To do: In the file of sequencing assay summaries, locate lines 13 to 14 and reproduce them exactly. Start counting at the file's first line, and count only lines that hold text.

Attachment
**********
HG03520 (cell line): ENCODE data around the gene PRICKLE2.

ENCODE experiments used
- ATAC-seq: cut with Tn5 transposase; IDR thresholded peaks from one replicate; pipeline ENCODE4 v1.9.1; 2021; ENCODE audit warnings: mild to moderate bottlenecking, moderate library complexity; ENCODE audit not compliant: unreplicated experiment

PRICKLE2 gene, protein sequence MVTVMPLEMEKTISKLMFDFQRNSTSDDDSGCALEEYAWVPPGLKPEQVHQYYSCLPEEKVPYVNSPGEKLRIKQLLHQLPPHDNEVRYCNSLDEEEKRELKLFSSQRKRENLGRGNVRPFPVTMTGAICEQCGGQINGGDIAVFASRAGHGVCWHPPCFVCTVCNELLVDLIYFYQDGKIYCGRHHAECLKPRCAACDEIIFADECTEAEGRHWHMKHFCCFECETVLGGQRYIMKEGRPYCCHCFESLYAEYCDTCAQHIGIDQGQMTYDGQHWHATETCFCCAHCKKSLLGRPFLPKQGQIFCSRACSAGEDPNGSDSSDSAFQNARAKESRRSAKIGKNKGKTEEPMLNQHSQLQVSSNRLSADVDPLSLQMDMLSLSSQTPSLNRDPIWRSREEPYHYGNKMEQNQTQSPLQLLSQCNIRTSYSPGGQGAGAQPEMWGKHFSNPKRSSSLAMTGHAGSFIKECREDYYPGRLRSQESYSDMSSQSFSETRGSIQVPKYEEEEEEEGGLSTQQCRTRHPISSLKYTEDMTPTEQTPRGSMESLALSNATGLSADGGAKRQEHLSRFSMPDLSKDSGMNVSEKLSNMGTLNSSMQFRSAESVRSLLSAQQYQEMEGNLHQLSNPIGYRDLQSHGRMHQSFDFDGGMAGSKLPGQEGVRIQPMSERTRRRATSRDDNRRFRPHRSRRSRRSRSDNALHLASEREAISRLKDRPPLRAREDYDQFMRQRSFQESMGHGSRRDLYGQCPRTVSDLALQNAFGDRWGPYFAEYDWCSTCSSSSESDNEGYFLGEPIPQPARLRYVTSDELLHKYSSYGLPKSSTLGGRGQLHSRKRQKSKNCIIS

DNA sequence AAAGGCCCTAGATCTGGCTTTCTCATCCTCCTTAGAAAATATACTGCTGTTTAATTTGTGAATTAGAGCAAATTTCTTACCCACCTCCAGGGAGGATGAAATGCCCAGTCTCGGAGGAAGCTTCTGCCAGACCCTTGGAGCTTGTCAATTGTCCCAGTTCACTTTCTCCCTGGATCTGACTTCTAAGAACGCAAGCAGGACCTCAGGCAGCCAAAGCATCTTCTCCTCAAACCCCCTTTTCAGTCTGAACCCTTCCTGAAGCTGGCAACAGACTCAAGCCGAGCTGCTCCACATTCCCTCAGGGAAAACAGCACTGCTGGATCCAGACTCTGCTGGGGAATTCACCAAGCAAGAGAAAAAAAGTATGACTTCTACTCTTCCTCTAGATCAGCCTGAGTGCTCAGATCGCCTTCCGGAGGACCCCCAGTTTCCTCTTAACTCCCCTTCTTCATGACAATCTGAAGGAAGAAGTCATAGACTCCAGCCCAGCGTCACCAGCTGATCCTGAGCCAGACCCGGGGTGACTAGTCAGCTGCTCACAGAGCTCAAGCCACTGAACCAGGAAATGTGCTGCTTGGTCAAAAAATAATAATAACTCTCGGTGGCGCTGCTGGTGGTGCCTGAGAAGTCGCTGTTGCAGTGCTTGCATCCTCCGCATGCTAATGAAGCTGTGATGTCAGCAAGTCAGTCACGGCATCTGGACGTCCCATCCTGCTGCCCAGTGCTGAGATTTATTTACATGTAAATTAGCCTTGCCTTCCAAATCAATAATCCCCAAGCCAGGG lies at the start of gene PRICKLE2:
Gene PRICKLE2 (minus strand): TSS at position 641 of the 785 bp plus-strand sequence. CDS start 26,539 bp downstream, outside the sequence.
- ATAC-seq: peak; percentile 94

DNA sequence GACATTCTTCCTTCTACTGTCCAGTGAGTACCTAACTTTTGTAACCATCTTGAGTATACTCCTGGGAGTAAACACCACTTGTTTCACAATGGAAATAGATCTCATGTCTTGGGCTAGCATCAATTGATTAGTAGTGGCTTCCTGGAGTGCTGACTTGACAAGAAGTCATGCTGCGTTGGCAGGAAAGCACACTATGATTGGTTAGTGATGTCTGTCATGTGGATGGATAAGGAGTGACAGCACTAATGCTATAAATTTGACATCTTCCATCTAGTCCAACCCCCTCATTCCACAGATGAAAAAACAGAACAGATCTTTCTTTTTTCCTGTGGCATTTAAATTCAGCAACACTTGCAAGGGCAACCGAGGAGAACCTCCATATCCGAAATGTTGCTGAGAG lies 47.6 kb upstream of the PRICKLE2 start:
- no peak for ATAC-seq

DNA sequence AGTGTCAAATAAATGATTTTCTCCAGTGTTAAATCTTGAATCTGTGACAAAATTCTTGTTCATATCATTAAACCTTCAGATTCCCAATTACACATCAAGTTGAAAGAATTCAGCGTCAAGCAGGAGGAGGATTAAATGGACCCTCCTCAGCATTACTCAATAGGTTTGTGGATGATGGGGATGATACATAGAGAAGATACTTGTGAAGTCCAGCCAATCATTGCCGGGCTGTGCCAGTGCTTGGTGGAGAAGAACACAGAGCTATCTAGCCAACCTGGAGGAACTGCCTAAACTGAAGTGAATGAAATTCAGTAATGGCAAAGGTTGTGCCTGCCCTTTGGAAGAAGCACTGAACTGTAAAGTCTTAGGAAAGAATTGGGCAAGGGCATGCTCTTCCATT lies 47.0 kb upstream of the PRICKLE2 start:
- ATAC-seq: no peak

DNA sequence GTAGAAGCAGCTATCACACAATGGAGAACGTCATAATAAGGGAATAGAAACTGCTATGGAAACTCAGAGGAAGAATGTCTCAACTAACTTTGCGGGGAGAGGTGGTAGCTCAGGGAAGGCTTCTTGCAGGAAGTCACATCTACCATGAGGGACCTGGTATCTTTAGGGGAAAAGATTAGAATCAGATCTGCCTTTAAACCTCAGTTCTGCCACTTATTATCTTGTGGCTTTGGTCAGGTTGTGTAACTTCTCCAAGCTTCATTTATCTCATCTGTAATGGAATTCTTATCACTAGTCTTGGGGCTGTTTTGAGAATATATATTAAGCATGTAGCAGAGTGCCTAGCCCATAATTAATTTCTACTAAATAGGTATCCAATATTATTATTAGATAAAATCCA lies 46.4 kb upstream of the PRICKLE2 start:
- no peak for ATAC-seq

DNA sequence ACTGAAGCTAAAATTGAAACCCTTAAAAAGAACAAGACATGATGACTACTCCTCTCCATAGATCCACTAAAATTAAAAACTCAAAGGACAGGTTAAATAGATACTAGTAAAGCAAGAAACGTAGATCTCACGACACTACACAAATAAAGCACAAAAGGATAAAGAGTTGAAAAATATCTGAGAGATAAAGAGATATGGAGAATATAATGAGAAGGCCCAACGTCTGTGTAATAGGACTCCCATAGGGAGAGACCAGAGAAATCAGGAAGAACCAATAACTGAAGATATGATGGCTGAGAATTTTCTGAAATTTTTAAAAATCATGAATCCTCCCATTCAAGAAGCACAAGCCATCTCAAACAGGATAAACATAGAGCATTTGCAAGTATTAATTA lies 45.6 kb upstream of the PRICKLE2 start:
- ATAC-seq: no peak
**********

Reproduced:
- no peak for ATAC-seq

DNA sequence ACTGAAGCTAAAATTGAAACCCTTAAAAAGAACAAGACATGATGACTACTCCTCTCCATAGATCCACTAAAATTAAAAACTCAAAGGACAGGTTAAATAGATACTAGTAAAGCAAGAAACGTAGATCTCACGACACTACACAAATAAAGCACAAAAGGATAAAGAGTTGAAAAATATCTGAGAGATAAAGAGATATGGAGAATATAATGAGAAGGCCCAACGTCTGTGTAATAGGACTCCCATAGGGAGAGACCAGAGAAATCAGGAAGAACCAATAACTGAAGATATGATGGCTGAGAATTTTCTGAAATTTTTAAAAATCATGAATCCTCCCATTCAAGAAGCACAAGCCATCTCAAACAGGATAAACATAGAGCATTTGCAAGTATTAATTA lies 45.6 kb upstream of the PRICKLE2 start: